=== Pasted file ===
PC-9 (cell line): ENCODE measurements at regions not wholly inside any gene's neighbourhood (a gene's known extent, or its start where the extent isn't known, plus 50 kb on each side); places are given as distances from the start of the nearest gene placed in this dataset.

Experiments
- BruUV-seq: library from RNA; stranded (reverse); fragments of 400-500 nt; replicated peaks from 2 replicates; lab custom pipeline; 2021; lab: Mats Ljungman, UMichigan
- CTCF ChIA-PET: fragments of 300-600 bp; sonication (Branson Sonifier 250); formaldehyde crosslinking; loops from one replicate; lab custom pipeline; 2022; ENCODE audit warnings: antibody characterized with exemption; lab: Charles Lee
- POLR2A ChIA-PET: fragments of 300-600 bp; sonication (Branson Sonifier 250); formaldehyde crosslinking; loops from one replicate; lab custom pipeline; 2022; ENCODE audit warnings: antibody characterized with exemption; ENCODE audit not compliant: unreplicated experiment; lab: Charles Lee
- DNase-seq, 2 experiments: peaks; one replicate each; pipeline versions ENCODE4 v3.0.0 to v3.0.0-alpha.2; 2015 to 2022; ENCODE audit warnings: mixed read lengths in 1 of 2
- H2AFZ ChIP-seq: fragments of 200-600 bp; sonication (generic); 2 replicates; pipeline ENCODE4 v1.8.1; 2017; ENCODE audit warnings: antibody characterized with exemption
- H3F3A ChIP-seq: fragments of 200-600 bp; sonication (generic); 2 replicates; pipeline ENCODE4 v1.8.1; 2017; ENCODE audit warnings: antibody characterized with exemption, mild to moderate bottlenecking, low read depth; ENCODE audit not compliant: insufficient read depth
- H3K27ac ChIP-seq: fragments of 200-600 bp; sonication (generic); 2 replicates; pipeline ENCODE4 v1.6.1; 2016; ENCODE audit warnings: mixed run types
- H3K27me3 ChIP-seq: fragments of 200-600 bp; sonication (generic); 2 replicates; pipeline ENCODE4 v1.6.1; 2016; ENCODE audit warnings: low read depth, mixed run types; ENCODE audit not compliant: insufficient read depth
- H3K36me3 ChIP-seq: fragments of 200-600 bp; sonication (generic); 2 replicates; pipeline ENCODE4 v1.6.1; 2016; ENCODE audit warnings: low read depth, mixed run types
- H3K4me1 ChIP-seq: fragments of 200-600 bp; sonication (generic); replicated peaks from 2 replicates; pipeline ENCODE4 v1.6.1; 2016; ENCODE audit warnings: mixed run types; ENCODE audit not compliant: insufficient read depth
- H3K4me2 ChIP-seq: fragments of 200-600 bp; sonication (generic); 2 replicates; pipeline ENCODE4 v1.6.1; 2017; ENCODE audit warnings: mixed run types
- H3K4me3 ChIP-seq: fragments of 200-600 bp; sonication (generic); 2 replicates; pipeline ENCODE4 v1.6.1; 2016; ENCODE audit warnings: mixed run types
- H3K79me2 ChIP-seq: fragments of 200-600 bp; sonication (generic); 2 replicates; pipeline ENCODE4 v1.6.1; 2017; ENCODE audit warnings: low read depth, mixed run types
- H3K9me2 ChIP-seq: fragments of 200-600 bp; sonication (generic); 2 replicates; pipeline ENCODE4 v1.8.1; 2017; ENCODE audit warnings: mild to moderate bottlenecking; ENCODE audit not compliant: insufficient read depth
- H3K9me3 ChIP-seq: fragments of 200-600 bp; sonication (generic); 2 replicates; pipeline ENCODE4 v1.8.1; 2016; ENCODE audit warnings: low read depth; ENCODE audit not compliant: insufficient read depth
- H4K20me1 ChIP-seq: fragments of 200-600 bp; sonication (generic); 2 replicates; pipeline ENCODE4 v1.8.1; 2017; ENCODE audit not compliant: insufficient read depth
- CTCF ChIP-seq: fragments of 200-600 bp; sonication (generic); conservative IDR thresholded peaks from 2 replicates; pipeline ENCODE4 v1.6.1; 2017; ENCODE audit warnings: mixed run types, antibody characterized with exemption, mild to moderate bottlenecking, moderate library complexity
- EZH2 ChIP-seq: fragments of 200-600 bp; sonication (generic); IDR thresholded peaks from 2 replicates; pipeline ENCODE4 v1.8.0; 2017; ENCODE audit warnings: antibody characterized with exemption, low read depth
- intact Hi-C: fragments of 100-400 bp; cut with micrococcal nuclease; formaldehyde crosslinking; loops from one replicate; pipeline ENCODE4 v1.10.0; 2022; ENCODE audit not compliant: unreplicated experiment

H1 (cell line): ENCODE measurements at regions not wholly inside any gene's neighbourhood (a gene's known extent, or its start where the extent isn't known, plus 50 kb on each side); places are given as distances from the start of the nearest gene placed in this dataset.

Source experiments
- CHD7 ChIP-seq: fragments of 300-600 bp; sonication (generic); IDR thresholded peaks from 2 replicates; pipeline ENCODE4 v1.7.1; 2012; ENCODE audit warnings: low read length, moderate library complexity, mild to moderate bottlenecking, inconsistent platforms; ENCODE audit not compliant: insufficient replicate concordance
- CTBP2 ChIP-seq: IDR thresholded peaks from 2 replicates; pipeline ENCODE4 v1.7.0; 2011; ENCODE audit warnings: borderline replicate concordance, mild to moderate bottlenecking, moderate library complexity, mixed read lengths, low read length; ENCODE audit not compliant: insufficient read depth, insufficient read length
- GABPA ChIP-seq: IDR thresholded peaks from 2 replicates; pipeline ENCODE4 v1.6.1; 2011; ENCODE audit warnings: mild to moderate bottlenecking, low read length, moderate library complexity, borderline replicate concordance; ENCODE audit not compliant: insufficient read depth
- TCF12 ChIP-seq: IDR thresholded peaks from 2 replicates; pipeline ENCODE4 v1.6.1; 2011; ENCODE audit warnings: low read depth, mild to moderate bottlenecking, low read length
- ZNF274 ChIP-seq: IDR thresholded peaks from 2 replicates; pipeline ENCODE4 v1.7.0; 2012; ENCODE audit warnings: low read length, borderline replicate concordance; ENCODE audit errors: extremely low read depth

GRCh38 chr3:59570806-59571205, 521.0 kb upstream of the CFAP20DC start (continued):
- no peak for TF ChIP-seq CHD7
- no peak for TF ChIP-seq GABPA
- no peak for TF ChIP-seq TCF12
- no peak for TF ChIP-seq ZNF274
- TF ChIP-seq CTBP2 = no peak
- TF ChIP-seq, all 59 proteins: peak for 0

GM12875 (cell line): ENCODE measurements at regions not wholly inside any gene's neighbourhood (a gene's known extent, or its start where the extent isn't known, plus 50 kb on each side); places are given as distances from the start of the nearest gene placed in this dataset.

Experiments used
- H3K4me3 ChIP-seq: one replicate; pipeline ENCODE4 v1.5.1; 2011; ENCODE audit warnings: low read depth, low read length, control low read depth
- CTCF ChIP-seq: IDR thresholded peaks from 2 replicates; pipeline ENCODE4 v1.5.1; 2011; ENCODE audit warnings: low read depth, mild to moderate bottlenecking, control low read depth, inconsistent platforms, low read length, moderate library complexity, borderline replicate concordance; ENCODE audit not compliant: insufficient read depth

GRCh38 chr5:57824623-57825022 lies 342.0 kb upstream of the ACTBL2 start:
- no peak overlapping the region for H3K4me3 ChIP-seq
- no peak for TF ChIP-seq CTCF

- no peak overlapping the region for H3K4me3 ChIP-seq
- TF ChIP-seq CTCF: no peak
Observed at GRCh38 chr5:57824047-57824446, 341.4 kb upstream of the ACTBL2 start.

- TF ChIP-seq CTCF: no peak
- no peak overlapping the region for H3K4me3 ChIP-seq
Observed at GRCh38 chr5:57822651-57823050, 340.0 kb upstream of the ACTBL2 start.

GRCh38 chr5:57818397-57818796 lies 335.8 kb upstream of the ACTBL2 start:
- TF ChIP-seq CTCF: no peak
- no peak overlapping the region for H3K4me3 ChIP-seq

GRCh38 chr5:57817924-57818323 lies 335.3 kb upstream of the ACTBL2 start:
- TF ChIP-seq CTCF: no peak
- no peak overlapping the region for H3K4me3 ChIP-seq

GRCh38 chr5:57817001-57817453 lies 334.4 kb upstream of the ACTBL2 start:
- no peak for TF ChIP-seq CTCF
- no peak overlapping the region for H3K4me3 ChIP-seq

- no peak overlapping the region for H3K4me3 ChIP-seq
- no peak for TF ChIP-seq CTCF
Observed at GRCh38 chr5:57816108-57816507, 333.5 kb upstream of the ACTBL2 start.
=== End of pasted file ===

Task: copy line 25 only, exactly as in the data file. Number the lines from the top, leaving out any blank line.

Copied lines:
- CTBP2 ChIP-seq: IDR thresholded peaks from 2 replicates; pipeline ENCODE4 v1.7.0; 2011; ENCODE audit warnings: borderline replicate concordance, mild to moderate bottlenecking, moderate library complexity, mixed read lengths, low read length; ENCODE audit not compliant: insufficient read depth, insufficient read length